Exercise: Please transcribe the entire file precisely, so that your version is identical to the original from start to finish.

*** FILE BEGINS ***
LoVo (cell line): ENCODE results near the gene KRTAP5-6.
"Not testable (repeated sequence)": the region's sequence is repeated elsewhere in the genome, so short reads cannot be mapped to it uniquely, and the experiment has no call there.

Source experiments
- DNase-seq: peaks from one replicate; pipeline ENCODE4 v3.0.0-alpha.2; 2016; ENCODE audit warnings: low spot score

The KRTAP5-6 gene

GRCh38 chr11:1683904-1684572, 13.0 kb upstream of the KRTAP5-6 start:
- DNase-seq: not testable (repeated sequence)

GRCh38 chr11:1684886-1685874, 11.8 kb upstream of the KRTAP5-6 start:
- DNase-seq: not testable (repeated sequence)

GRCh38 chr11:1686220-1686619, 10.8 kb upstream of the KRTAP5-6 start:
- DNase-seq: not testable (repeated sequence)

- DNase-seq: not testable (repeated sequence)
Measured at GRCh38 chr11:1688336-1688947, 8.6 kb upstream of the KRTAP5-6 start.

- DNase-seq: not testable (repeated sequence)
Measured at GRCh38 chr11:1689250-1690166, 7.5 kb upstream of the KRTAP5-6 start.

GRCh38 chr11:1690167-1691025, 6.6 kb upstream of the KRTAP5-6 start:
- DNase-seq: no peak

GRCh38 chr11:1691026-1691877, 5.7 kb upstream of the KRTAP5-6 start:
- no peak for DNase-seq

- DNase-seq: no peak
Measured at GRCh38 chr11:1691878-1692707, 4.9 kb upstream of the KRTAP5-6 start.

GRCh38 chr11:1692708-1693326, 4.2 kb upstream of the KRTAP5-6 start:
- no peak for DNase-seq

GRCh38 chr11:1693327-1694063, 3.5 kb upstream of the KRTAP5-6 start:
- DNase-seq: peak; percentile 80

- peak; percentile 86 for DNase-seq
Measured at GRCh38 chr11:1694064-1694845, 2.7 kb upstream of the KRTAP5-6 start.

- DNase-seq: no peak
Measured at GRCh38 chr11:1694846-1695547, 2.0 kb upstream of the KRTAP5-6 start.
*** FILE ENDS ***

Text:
LoVo (cell line): ENCODE results near the gene KRTAP5-6.
"Not testable (repeated sequence)": the region's sequence is repeated elsewhere in the genome, so short reads cannot be mapped to it uniquely, and the experiment has no call there.

Source experiments
- DNase-seq: peaks from one replicate; pipeline ENCODE4 v3.0.0-alpha.2; 2016; ENCODE audit warnings: low spot score

The KRTAP5-6 gene

GRCh38 chr11:1683904-1684572, 13.0 kb upstream of the KRTAP5-6 start:
- DNase-seq: not testable (repeated sequence)

GRCh38 chr11:1684886-1685874, 11.8 kb upstream of the KRTAP5-6 start:
- DNase-seq: not testable (repeated sequence)

GRCh38 chr11:1686220-1686619, 10.8 kb upstream of the KRTAP5-6 start:
- DNase-seq: not testable (repeated sequence)

- DNase-seq: not testable (repeated sequence)
Measured at GRCh38 chr11:1688336-1688947, 8.6 kb upstream of the KRTAP5-6 start.

- DNase-seq: not testable (repeated sequence)
Measured at GRCh38 chr11:1689250-1690166, 7.5 kb upstream of the KRTAP5-6 start.

GRCh38 chr11:1690167-1691025, 6.6 kb upstream of the KRTAP5-6 start:
- DNase-seq: no peak

GRCh38 chr11:1691026-1691877, 5.7 kb upstream of the KRTAP5-6 start:
- no peak for DNase-seq

- DNase-seq: no peak
Measured at GRCh38 chr11:1691878-1692707, 4.9 kb upstream of the KRTAP5-6 start.

GRCh38 chr11:1692708-1693326, 4.2 kb upstream of the KRTAP5-6 start:
- no peak for DNase-seq

GRCh38 chr11:1693327-1694063, 3.5 kb upstream of the KRTAP5-6 start:
- DNase-seq: peak; percentile 80

- peak; percentile 86 for DNase-seq
Measured at GRCh38 chr11:1694064-1694845, 2.7 kb upstream of the KRTAP5-6 start.

- DNase-seq: no peak
Measured at GRCh38 chr11:1694846-1695547, 2.0 kb upstream of the KRTAP5-6 start.